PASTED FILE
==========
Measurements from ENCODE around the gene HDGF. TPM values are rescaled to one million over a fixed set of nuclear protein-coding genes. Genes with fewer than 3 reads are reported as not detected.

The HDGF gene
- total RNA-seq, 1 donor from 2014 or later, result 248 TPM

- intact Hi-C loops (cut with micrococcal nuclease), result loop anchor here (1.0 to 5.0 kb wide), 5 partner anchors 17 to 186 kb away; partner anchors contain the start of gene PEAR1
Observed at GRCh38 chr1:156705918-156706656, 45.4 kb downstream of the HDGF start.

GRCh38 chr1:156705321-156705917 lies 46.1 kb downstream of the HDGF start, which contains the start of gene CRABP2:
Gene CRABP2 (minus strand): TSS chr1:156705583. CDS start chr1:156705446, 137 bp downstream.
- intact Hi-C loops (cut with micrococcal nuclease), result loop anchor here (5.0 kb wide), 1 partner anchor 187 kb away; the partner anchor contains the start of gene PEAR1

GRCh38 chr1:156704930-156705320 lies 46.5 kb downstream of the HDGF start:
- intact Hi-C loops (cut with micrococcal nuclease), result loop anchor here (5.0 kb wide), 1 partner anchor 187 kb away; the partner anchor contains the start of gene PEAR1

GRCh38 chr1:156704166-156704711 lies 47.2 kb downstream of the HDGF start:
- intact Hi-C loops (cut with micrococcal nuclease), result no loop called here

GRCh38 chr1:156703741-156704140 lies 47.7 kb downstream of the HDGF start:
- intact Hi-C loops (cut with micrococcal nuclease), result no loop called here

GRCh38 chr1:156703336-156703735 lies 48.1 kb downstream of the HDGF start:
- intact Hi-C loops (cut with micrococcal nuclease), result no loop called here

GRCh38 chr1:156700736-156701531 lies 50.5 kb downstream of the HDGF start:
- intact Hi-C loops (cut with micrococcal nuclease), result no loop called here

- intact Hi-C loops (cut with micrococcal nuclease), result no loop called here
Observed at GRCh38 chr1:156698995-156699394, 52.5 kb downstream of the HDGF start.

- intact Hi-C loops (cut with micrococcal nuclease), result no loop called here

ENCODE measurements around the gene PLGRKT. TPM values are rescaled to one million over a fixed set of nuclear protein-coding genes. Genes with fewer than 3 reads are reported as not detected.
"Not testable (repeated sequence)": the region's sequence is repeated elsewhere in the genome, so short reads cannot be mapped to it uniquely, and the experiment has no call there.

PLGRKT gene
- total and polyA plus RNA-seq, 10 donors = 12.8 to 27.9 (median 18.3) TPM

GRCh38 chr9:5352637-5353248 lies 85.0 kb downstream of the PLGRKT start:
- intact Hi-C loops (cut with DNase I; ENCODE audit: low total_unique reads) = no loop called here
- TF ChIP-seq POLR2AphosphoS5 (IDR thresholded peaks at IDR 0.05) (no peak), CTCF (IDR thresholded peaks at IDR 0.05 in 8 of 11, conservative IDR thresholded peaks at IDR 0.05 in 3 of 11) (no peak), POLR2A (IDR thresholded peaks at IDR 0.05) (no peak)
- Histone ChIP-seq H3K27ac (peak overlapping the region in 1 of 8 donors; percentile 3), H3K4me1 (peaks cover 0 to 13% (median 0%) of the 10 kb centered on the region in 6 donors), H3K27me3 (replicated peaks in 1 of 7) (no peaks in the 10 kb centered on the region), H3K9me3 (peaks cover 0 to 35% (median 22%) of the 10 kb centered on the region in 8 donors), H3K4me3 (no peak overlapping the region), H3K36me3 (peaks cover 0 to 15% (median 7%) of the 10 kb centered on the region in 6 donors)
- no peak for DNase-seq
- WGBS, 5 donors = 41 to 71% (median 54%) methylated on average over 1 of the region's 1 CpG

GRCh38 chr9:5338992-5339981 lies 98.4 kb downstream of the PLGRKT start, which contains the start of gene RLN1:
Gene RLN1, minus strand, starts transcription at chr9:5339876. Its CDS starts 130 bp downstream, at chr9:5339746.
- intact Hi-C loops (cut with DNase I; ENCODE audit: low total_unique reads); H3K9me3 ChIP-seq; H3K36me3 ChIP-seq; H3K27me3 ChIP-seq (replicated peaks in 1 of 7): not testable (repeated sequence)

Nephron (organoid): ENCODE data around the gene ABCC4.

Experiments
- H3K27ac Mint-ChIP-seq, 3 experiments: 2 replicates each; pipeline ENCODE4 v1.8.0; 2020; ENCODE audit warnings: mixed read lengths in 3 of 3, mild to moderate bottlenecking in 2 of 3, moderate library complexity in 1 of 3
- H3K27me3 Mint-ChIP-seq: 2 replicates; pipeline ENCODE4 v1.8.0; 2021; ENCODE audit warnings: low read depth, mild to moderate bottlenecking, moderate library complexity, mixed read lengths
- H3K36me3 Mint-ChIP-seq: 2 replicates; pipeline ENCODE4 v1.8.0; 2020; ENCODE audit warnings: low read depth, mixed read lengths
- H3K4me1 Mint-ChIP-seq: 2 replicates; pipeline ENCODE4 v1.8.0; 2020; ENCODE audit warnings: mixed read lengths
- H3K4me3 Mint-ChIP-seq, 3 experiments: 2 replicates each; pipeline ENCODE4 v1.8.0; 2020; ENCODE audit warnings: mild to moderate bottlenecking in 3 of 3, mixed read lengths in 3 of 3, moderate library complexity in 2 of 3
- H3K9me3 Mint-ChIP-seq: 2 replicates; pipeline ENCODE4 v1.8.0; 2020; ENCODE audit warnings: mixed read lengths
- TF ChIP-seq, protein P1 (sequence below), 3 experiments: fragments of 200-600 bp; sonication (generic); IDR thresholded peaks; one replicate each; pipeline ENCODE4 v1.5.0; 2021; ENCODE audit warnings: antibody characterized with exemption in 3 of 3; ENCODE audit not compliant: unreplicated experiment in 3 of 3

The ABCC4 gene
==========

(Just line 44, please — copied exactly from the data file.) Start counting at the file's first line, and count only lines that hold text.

The ABCC4 gene